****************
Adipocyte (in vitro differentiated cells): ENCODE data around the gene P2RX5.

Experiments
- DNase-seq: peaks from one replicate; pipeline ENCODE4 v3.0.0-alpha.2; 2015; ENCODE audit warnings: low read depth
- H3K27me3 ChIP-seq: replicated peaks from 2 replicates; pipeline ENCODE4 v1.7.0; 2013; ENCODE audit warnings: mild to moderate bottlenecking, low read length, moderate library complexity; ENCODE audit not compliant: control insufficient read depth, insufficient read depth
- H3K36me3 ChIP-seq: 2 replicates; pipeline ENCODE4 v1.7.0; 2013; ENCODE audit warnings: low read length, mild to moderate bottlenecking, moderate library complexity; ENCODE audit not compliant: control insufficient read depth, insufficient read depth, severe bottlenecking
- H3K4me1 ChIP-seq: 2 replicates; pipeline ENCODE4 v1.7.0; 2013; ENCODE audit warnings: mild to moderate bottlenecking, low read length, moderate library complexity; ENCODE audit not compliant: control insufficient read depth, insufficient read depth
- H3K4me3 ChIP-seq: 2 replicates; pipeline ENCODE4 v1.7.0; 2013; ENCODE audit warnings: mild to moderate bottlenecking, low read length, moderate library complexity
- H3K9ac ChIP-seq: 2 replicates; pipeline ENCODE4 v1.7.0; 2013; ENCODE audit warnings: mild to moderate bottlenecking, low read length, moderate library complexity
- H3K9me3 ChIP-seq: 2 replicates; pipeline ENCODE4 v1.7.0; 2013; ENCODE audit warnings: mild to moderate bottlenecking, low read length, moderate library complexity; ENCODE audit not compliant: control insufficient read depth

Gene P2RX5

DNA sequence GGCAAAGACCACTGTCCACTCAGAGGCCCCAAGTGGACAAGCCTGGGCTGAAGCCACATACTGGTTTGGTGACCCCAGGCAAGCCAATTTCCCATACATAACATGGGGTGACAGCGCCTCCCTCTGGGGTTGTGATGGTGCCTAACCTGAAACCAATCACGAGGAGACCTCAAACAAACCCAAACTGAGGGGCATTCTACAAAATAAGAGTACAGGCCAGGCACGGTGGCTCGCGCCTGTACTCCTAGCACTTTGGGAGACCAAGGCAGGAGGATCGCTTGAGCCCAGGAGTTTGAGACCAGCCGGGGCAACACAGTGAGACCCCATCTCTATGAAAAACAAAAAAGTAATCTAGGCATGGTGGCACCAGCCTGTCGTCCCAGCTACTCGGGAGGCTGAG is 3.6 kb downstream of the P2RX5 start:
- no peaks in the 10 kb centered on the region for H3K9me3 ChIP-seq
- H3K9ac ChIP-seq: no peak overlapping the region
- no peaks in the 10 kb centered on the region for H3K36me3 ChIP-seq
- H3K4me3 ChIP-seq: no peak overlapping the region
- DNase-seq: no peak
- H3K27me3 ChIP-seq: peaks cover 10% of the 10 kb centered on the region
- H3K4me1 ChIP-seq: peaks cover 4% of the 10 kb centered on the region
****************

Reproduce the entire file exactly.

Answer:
Adipocyte (in vitro differentiated cells): ENCODE data around the gene P2RX5.

Experiments
- DNase-seq: peaks from one replicate; pipeline ENCODE4 v3.0.0-alpha.2; 2015; ENCODE audit warnings: low read depth
- H3K27me3 ChIP-seq: replicated peaks from 2 replicates; pipeline ENCODE4 v1.7.0; 2013; ENCODE audit warnings: mild to moderate bottlenecking, low read length, moderate library complexity; ENCODE audit not compliant: control insufficient read depth, insufficient read depth
- H3K36me3 ChIP-seq: 2 replicates; pipeline ENCODE4 v1.7.0; 2013; ENCODE audit warnings: low read length, mild to moderate bottlenecking, moderate library complexity; ENCODE audit not compliant: control insufficient read depth, insufficient read depth, severe bottlenecking
- H3K4me1 ChIP-seq: 2 replicates; pipeline ENCODE4 v1.7.0; 2013; ENCODE audit warnings: mild to moderate bottlenecking, low read length, moderate library complexity; ENCODE audit not compliant: control insufficient read depth, insufficient read depth
- H3K4me3 ChIP-seq: 2 replicates; pipeline ENCODE4 v1.7.0; 2013; ENCODE audit warnings: mild to moderate bottlenecking, low read length, moderate library complexity
- H3K9ac ChIP-seq: 2 replicates; pipeline ENCODE4 v1.7.0; 2013; ENCODE audit warnings: mild to moderate bottlenecking, low read length, moderate library complexity
- H3K9me3 ChIP-seq: 2 replicates; pipeline ENCODE4 v1.7.0; 2013; ENCODE audit warnings: mild to moderate bottlenecking, low read length, moderate library complexity; ENCODE audit not compliant: control insufficient read depth

Gene P2RX5

DNA sequence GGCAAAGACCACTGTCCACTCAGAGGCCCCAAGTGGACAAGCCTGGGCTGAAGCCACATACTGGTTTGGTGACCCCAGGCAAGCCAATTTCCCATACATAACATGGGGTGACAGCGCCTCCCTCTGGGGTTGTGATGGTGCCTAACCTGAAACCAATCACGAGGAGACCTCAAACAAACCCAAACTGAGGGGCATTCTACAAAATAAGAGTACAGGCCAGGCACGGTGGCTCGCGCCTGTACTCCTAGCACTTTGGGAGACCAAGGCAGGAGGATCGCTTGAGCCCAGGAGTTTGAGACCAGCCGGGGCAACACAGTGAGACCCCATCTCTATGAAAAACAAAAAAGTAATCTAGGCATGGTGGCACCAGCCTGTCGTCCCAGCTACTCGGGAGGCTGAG is 3.6 kb downstream of the P2RX5 start:
- no peaks in the 10 kb centered on the region for H3K9me3 ChIP-seq
- H3K9ac ChIP-seq: no peak overlapping the region
- no peaks in the 10 kb centered on the region for H3K36me3 ChIP-seq
- H3K4me3 ChIP-seq: no peak overlapping the region
- DNase-seq: no peak
- H3K27me3 ChIP-seq: peaks cover 10% of the 10 kb centered on the region
- H3K4me1 ChIP-seq: peaks cover 4% of the 10 kb centered on the region